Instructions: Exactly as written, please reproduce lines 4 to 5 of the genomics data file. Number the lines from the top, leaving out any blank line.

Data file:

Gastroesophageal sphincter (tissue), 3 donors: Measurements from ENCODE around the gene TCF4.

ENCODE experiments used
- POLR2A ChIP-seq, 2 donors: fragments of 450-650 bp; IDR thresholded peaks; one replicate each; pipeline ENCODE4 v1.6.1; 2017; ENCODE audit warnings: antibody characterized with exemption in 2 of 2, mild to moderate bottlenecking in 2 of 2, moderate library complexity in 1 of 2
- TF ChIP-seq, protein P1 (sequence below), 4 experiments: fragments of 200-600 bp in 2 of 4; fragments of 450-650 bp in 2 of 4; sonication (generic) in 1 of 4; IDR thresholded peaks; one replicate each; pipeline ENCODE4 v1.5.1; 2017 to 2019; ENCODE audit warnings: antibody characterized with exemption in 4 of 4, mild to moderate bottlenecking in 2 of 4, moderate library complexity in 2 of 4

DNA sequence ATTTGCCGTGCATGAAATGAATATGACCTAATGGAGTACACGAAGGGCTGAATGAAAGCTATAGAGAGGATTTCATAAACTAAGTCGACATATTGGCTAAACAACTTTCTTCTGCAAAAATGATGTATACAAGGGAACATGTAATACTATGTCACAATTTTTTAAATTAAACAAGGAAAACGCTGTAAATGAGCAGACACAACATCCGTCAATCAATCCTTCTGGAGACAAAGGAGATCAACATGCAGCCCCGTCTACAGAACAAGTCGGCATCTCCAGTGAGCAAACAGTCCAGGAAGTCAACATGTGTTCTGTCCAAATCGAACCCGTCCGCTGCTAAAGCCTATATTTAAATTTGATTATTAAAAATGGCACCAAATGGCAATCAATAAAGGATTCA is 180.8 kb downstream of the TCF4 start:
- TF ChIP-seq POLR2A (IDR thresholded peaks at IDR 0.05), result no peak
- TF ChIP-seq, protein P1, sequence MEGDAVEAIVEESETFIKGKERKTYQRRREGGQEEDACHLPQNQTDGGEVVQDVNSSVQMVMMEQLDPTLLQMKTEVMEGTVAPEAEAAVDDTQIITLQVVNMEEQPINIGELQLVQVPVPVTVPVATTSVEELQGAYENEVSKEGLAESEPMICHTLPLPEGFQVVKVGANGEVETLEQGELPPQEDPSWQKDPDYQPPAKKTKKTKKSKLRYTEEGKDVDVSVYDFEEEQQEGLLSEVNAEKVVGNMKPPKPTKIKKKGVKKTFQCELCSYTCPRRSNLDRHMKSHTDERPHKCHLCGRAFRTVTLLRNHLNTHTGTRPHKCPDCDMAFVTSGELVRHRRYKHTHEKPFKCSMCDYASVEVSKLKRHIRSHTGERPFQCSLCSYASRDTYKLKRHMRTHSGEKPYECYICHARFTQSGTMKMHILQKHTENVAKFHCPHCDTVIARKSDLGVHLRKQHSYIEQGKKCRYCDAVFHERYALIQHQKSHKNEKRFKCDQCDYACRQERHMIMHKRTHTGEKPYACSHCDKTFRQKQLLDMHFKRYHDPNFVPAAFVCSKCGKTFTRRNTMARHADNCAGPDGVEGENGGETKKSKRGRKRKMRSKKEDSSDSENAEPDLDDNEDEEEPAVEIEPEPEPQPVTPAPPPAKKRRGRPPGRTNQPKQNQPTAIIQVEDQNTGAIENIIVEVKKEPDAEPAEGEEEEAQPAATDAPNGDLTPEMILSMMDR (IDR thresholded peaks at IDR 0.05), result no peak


- TF ChIP-seq, protein P1 (sequence below), 4 experiments: fragments of 200-600 bp in 2 of 4; fragments of 450-650 bp in 2 of 4; sonication (generic) in 1 of 4; IDR thresholded peaks; one replicate each; pipeline ENCODE4 v1.5.1; 2017 to 2019; ENCODE audit warnings: antibody characterized with exemption in 4 of 4, mild to moderate bottlenecking in 2 of 4, moderate library complexity in 2 of 4

DNA sequence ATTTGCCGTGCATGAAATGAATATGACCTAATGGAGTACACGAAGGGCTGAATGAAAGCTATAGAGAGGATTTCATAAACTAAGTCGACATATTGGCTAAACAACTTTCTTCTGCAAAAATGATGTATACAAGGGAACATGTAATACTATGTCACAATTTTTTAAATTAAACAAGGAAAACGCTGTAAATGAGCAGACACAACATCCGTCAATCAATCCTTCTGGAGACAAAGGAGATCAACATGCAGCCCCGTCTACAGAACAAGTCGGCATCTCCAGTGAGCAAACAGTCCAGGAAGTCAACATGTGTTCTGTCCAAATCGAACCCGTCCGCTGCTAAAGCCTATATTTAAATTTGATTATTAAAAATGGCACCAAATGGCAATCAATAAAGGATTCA is 180.8 kb downstream of the TCF4 start: